#1
Sep2011, 05:05 PM

P: 117

Hi guys
This is my first post here. I studied physics about 15 years ago and some weeks ago I realized that I'd forgotten most of it. So these days I'm playing around with physics just for the fun of it. So, I got to the subject of heat transfer, and though I would like to learn some more than what's in my old books. So I thought of the following problem: Imagine you have a tank of hot water and a tank of cold water. There is a tube going into the bottom of the hot tank, coming out on the top of the tank, then it goes into the top of the cold water tank, coming out at the bottom of the tank and then back to the bottom of the hot water tank. In this tube water is circulating. The water circulating in the tube is moving heat to the top of the cold water tank, while it's also "moving cold" from the bottom of the cold water tank to the bottom of the hot water tank. Now, what I'm curious about is: How can the temperature at any given point at any given time in the tube (or the tanks) be calculated? 



#2
Sep2011, 05:49 PM

P: 882

As the simplest approach you may assume that water in your pipe heats instantly after entering hot tank and cools instantly after entering cold tank, and both cold and hot tanks has uniform temperatures.
So now you may calculate the hydrostatic pressure difference causing circulation: it is [itex](\rho_c\rho_h)gh[/itex] Then (if your pipes are not too wide) you may assume that the flow is laminar  so you may determine the friction using Poiseille' law: http://en.wikipedia.org/wiki/Hagen%E...uille_equation. So now you have flow of water, thus amount of heat transferred in a unit of time from hot to cold tank, thus change of temperature over time, thus, finally, characteristic time [itex]\tau[/itex] of the temperature change: [tex]T_h(t)=\frac{T_{h0}+T_{c0}}{2}+\frac{T_{h0}T_{c0}}{2}e^{t/\tau}[/tex] Actually, if you assume that in both tanks you have some cold water at the bottom and some hot at the top rather than uniform temperature  the results will be the same  just ending with two tanks half filled with cold water and half with hot (I am not 100% sure, my intuition says me so  but you may want to check it making calculations only a bit more complicated than those sketched above, assuming that the water in pipe changes temperature immediately after passing the boundary between cold and hot water in a tank...) In reality you'll have something in between of those models. But I have no idea if it is possible (I rather doubt) to model the temperature distribution inside each tank without going to deep details about its geometry  and then numerically (I can't believe it may be possible to do analytically) modelling internal circulation and heat diffusion.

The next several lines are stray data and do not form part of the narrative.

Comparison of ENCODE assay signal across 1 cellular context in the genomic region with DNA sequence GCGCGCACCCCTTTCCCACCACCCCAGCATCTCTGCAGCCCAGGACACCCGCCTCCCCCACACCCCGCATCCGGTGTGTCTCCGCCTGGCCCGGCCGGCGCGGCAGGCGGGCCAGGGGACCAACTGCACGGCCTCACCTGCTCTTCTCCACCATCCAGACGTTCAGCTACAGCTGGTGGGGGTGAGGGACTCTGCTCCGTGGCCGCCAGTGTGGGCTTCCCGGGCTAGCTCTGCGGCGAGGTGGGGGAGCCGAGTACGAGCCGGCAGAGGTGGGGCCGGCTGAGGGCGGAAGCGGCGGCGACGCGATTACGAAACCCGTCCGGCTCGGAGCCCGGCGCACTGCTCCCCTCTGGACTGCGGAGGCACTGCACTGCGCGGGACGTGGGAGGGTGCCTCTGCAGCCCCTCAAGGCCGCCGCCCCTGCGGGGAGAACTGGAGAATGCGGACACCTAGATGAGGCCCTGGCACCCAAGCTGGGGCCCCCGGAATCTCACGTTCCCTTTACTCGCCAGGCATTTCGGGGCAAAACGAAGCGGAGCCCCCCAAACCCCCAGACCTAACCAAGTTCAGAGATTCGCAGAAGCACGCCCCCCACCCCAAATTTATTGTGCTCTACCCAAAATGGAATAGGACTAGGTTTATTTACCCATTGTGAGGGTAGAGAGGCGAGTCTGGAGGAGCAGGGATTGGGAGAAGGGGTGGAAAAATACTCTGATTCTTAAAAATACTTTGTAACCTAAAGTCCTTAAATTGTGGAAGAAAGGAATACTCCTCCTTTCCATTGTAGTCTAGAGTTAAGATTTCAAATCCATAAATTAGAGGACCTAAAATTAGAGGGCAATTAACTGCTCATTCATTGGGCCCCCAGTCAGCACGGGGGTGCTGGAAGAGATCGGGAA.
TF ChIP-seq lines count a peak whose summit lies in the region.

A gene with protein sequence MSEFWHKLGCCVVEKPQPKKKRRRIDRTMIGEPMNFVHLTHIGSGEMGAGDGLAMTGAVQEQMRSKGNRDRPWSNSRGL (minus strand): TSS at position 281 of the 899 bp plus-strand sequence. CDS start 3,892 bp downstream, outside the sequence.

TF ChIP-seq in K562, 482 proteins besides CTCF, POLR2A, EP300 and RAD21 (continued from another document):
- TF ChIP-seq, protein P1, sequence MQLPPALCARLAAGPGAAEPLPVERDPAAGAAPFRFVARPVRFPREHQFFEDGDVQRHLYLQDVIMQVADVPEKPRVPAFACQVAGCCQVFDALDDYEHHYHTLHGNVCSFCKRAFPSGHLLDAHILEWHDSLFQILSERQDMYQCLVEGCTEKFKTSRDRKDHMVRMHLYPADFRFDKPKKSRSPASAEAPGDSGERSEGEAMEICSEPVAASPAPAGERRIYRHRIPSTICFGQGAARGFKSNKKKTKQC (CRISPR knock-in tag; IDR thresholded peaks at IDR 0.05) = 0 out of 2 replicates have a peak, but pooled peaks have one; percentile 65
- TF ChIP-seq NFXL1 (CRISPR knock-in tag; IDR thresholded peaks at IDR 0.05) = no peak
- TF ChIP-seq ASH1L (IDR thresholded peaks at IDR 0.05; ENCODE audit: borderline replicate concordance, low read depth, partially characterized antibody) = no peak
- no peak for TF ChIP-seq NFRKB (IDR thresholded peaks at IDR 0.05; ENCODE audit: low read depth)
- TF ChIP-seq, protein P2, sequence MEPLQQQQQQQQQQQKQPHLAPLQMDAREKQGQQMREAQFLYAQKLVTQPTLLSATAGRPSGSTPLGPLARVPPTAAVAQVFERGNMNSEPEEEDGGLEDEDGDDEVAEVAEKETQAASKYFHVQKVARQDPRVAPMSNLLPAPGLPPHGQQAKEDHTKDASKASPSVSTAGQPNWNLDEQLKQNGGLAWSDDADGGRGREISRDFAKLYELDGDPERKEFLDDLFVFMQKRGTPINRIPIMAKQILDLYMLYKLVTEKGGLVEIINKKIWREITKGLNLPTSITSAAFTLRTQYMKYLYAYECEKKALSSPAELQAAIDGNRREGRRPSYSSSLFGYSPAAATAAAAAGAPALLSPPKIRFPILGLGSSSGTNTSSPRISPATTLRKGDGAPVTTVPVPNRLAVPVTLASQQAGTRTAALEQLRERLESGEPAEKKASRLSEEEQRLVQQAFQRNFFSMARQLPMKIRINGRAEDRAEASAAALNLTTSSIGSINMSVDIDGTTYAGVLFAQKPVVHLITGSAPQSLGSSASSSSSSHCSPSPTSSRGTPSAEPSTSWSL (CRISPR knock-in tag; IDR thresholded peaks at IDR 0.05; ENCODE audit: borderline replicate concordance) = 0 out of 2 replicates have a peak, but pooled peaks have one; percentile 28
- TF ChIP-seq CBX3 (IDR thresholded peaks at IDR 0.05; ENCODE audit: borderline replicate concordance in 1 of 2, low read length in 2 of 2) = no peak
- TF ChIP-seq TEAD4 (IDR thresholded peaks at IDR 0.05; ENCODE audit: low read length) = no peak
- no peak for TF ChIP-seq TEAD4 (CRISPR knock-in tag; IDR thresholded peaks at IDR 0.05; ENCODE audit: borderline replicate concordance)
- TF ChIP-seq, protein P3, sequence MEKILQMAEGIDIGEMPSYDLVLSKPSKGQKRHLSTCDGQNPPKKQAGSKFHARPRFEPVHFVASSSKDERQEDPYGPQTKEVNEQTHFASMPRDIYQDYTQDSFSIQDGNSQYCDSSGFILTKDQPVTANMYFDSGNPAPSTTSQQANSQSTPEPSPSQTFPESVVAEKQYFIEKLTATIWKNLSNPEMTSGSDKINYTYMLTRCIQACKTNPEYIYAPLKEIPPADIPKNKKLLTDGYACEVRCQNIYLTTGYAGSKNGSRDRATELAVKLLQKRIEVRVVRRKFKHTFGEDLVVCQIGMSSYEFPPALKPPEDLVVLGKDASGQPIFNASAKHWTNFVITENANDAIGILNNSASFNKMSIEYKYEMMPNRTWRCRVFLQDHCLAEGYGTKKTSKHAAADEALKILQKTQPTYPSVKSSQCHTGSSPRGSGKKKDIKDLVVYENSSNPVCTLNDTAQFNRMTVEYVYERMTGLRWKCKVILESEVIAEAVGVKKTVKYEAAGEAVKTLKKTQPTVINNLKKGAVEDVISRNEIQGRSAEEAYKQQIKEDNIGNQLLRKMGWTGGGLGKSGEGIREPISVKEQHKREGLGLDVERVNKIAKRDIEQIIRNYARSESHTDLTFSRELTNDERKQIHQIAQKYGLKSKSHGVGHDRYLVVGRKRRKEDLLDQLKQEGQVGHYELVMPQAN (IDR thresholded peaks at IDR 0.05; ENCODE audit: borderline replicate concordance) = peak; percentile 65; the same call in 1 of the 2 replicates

#3
Sep2311, 11:10 AM

P: 117

Thank you, XTS
I can see how this formula works. But I would guess that the temperature at the top and bottom of the tanks will be very different. So the approach with assuming uniform temperature seems a bit too optimistic. How would this look if it also should count for the not uniform temperatures? 



#4
Sep2311, 11:27 AM

P: 882

Calculations of heat transfer in a tank system
Frankly  I am too lazy to make calculations for asymmetric setup.
But if:  both tanks have identical dimensions;  both tanks have uniform width (vertical cyllinder, cuboid, rather than cone);  the mixing in both are the same; the results are independent of temperature distribution in any of them  what matters is only average temperature in the tank. You'll get the same results for all spectrum of models: from uniform temperature to sharp thermocline (hot water above, cold below the thermocline). Of course, the reality is somewhere in between, but the rate of heat transfer is not dependent on actual distribution of the temperature, unless it is symmetric between tanks. 



#5
Sep2311, 05:06 PM

P: 751

This problem is impossible since convection occurs in water. Such turbulent effect cannot be calculated (not even numerically, let alone analytically).




#6
Sep2311, 05:17 PM

P: 882

As long as the heat transfer is slow (and water flow in the pipe is also slow)  and the tanks are symmetric, convection do not interfere much.
Although I made no exact calculations, I am brave enough to bet a bottle of good wine that predictions of such model will be acurate to 5% if you connect two 1m^3 cubic tanks one containing 80C, other 5C water with 0.5" copper pipe. 


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